Rewriting the Rules
At its core, our capitalist economy and the ideas that shape it are a reflection of our common values. These ideas are translated into rules which give the economy structure and which govern who can participate in markets, and how. These rules include laws and regulations, as well as norms that govern everything from contracts and property rights, to competition, to employer-employee relationships. Ultimately, the rules that govern and shape markets matter, and they desperately need a rewrite.
Our democracy, policies, politics, and markets must be protected and shielded from manipulation and capture by those with the most money,. These rules must be rewritten to direct capitalism toward greater societal outcomes, not the interests of economic or political elites. To that end, we are also exploring ways to rewrite the rules that shape economic structures so that they can support the well-being of everyone in our society. As part of that work, we are looking at opportunities to strengthen market infrastructure, financial systems, and corporate governance norms so that companies and investors can account for their impact on people, communities, and the planet.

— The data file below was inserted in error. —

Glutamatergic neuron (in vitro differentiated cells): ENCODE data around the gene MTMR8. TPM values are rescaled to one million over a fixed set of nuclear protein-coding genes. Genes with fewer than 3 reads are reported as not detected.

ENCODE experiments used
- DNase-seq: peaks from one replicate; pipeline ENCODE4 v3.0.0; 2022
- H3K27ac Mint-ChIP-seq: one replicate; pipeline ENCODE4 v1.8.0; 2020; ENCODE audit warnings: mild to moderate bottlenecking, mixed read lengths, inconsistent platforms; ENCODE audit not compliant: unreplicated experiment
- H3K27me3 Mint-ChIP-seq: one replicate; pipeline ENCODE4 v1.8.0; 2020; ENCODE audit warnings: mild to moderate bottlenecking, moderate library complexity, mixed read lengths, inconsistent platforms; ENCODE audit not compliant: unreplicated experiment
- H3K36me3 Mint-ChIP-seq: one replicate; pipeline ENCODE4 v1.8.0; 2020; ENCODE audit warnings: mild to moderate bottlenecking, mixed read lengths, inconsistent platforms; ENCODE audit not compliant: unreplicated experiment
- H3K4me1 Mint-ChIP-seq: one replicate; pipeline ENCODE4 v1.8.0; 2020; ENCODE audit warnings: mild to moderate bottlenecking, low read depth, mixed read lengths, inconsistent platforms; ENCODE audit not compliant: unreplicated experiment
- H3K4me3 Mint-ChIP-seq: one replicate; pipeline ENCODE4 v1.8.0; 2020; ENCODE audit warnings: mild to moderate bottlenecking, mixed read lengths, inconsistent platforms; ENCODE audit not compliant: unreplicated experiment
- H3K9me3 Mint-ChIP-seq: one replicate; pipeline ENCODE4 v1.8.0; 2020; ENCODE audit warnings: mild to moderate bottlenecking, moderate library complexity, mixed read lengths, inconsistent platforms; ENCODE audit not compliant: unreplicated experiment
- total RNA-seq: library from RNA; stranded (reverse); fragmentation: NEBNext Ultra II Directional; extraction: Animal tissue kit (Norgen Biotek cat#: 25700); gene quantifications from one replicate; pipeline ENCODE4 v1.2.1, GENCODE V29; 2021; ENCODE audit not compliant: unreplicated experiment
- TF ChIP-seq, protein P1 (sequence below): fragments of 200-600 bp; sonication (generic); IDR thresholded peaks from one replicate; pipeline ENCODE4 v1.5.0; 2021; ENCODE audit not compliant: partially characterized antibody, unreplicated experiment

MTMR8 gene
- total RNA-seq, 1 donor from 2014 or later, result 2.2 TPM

Ideas and rules are important, but they become concrete with power. Those who wield power are most likely to see their ideas reflected in the world, to design the economic and social norms governing markets and society, and determine which rules are enforced. This is why democracy, and its ideal of equal power, is so crucial to a capitalist society. Capitalism can certainly exist without democracy, but cannot, alone, guarantee that everyone will have access to opportunities to build a dignified life. We see this around the world, and increasingly in the United States: capitalist, oligopolistic markets are manipulated by the powerful to enrich themselves while exploiting the powerless. Democracy is the critical factor that allows all people equal rights and power to have a say in how capitalism impacts their lives and, more importantly, is the only system ensuring that any person can advocate for change when the capitalist economy is not delivering the basic well-being that is their right.